I want to understand CricketAn introduction to the Game
IntroductionCricket is a bat-and-ball game played between two teams of 11 players on an oval-shaped field, at the centre of which is a rectangular 22-yard long pitch.
Aim of the gameOne team bats, trying to score as many runs as possible while the other team bowls and fields, trying to dismiss the batsmen and thus limit the runs scored by the batting team. The winner in a game of cricket is the team that has scored the most runs during their time batting.
The WicketThe wicket is the part of the field in the centre were the majority of the play in a game of cricket takes place.
The wicketThe batting side plays two batsmen at a time one at either end of the wicket next to each set of stumps. Each within the box next to the stumps or crease as it is called.
BowlingThe bowler is part of the fielding (non batting side).The bowler must bowl (throw) the ball from one end of the wicket directly toward the stumps of one of the batsmen.It is the bowlers job to make hitting the ball difficult for the batsmen or to get the batsmen out by hitting the stumps.
BowlingThe bowler can throw the ball anyway they like but the action of throwing the ball must be over arm, from behind the 22 yard line and must be towards the stumps. Any deviation from this results in awarding of penalty runs which are added to the batting teams score.
BattingAlthough two batsmen are on the field at once only the batsman being bowled to plays the ball.The idea for the batsman is to protect the stumps behind him by hitting the bowled ball away from them or blocking it from hitting them with his bat.The batsman must look to score runs (points) whilst protecting his stumps in a number of ways.
BattingThe batsman needs to run from one end of the wicket to the other with his fellow batsman at the other end crossing over at the same time to score 1 run.Whilst running the stumps are vulnerable to attack by the fielding team. Any hit to the stumps by the ball whilst the batsmen is out of the box (crease) next to the stumps means the batsman will be out or dismissed.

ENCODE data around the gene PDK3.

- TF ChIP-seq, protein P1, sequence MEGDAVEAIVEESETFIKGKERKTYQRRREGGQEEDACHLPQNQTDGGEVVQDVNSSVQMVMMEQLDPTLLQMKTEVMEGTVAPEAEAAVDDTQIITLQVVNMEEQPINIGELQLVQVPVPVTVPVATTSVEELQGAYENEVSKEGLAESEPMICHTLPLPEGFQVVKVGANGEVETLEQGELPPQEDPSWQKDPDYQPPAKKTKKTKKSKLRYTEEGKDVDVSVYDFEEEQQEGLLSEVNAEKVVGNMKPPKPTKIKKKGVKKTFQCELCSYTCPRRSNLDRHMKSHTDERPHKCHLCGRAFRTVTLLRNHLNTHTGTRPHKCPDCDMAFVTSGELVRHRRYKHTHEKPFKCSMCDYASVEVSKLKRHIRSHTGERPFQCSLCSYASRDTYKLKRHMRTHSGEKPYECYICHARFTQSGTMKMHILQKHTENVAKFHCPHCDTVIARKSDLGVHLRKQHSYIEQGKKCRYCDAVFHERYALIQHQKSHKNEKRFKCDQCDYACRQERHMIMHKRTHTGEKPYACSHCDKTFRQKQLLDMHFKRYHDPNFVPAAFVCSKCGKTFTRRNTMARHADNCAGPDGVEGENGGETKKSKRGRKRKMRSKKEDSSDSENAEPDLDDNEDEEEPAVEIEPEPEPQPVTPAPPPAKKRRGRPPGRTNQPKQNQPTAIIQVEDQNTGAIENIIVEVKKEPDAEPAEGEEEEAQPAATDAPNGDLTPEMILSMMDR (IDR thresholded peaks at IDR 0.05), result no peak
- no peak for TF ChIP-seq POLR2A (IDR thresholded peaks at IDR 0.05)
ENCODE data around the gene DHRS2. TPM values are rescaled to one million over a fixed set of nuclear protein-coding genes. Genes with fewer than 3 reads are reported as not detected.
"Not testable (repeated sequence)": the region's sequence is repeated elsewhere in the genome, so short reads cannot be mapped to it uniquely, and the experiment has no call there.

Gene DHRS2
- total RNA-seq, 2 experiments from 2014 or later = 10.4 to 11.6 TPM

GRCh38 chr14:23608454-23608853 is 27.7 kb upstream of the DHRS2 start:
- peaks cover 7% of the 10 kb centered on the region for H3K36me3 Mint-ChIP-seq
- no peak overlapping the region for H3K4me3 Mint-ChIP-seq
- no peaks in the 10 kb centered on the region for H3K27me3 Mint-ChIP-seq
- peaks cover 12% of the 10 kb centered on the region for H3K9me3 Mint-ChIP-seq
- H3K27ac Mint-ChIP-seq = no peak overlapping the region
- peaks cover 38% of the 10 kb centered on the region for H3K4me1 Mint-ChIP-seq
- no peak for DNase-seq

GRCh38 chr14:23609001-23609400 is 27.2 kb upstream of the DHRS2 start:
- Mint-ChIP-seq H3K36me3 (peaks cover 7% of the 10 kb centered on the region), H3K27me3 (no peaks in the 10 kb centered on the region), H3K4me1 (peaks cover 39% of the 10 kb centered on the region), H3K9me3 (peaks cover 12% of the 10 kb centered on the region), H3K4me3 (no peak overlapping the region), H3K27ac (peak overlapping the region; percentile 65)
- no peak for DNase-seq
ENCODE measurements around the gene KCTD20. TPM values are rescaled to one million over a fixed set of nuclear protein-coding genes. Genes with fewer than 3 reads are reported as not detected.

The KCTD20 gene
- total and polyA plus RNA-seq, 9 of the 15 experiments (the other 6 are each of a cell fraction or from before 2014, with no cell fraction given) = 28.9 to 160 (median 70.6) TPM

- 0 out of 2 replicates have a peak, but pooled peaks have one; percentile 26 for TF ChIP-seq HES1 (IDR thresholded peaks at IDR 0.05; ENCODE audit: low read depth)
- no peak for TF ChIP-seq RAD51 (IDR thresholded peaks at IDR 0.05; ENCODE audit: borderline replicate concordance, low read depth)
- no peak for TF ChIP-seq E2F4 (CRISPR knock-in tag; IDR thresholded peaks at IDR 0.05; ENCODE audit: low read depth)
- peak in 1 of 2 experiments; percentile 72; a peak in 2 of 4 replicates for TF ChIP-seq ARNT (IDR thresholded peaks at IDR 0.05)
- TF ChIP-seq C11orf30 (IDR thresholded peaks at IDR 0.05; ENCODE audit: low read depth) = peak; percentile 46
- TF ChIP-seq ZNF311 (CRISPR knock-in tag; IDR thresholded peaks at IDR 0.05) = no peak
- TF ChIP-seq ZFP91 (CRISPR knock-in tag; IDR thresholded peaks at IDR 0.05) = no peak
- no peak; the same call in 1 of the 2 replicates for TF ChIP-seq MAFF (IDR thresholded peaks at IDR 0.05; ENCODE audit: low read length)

Batting The fielding team of which the bowler is part of has fielders placed throughout the outfield in order to collect the ball hit by the batsman and return it to the stumps as quickly as possible to prevent the batsman running and scoring.The objective for the batsman is therefore to hit the ball away from his stumps into free areas of the pitch which will allow him time to run between the wickets and make a score.The batsman is only safe once he has reached the crease (box) at the other end of the wicket.The ball can be thrown at either set of stumps to get out either batsman as they run towards them.
Wicket keeperThe fielding team has a specialist fielder known as the wicket keeper who always stands directly behind the batsman next to the stumps.Their job is to prevent any missed balls by the batsman running behind which could buy time for the batsmen to run.They also concentrate on the stumps making sure that if the ball is hit by the batsman and returned by a fielder they can catch the ball and hit the stumps themselves as they are closer than the fielders and can hit the stumps more accurately.The wicket keeper is the only fielder allowed to wear gloves as they have to deal with fast balls coming through missed by the batsman.The bowler performs the same function at the other side of the wicket at the other stumps in case the batsman running toward him is the least likely to get home in time.